La Roux interview: ‘Nothing against Ellie Goulding, but I won’t make music that boring’

Elly Jackson is back, evoking the 1980s with a new album, and tells Neil McCormick she still stands up for what she believes in

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Elly Jackson, who performs under the name La Roux
Elly Jackson, who performs under the name La Roux Credit: Andrew Whitton

I once heard Elly Jackson described by someone in the music business as the most difficult person they had ever worked with. The 31-year-old singer-songwriter snorts with outraged laughter when I mention this. “Yes, I’m passionate and I will stand up for what I believe in,” she says. “I have principles and that’s a dangerous thing in a business that worships money and success. But it’s too easy to say so-and-so is a nightmare, which basically just means she dares to disagree with our s--- ideas.

“There is so much male ego to placate in this business, it just gets boring after a while. If I was a bloke saying exactly the same things, they wouldn’t call them difficult, they’d be doing coke with them in the toilets.” She fires off a stream of obscenities that would make a sailor blush but at the same time she is laughing with what sounds like genuine relief. “They are absolute d--------. It’s absolute bulls---. I’m so glad I’m not a part of that any more.”

When she first appeared as one half of electro duo La Roux in 2009, Jackson had the world at her feet. Sporting a ludicrous pointy red quiff and jagged make-up, she looked like the love child of David Bowie and Annie Lennox. Her clanging, shrill synth-pop delivered some of the era’s boldest and most inescapable hits. In For the Kill was remixed by Kanye West, an early admirer. Bulletproof brought her a UK number one. Debut album La Roux sold by the millions and won a Grammy Award for Best Electronic/Dance Album.

But the wheels started to come off very quickly. Jackson turned down potentially lucrative collaborations, publicly fell out with West and split with songwriting partner and producer Ben Langmaid, continuing as La Roux solo. Torturous and expensive sessions for her follow-up album dragged on for years. When Trouble in Paradise eventually emerged in 2014, it marked a dramatic musical shift towards sleek, Eighties-style disco. Acclaimed by critics, it failed to spawn any hits. Jackson was unceremoniously dropped by record label Polydor on New Year’s Day 2015. And then nothing. For five years.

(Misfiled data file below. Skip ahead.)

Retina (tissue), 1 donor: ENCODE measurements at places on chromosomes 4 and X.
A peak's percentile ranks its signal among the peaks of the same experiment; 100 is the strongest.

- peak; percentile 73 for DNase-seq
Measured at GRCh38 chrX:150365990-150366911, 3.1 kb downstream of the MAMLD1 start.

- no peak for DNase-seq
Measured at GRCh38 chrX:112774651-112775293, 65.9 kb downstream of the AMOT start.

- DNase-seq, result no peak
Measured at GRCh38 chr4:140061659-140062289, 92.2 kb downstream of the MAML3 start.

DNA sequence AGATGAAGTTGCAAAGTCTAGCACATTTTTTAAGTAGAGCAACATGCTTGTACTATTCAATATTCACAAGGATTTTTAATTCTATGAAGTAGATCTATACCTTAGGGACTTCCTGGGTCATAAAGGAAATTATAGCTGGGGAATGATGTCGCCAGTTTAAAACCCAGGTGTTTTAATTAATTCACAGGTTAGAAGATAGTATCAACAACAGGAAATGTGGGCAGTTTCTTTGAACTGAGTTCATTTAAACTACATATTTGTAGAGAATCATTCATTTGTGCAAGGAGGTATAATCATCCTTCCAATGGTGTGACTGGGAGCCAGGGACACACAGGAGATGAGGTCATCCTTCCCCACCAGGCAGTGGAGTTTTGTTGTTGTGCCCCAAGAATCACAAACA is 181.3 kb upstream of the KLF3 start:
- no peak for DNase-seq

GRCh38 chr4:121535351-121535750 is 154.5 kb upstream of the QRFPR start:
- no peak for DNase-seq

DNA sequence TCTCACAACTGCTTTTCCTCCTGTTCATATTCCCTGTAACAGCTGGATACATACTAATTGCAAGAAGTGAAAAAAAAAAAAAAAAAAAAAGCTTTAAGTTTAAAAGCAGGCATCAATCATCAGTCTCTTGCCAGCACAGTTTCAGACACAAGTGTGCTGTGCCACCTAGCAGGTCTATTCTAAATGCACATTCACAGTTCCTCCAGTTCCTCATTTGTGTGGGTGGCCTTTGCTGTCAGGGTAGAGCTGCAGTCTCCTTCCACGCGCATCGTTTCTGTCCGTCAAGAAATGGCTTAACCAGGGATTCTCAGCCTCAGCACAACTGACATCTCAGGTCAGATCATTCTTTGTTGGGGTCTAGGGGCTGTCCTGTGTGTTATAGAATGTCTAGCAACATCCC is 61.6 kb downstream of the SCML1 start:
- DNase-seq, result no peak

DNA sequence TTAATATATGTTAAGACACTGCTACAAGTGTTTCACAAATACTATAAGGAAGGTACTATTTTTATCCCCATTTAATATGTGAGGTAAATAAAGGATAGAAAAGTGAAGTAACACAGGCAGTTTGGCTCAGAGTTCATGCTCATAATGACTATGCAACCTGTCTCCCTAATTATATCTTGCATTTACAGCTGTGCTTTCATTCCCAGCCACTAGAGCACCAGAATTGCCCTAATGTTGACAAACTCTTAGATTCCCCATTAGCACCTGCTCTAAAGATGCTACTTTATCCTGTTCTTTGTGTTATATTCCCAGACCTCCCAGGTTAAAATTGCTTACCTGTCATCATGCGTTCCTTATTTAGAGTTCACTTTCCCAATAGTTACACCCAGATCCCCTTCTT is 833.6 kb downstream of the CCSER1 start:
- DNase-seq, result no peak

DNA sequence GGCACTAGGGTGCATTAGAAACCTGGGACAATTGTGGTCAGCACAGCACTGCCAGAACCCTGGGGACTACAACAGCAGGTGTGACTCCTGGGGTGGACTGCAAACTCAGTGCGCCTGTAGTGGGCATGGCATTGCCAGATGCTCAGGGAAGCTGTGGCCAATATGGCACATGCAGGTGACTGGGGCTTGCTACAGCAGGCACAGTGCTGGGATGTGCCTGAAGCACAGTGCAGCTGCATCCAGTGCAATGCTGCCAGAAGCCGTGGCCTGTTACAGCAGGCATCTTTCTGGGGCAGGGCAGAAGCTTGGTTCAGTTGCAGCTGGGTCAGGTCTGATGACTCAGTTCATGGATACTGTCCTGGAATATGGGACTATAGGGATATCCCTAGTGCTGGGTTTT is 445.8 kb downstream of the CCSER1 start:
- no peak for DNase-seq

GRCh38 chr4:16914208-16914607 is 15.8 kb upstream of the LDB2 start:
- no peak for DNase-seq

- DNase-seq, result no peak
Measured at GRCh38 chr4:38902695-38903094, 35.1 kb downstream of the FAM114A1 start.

A new album, Supervision, is released on Jackson’s own independent label, Supercolour, this week. Written, arranged, co‑produced and in large part played by Jackson herself (with producer Dan Carey), it continues the funk guitar-driven sound of her last offering, with Jackson’s high, distinctive voice riding on upbeat grooves that recall the sophisticated Eighties sound of Talking Heads, with a dash of Chic and Let’s Dance-era Bowie.

La Roux performing in the Netherlands in August 2015 Credit: Paul Bergen/Redferns

Sleek, catchy songs celebrate female power (International Woman of Leisure) and self-emancipation (Gullible Fool). Automatic Driver, a song about breaking up with her romantic partner of 10 years, makes divorce sound like a hoot.

“People are depressed enough already,” smiles Jackson. “I don’t need to add to it. It’s really about breaking up with a previous version of myself.”

Sporting a big, brash, multicoloured jacket, hair slicked into a quiff, Jackson still looks like she has stepped out of another decade. “Until something better than Prince, George Michael, Queen and Michael Jackson comes along, people are gonna keep looking back,” she says.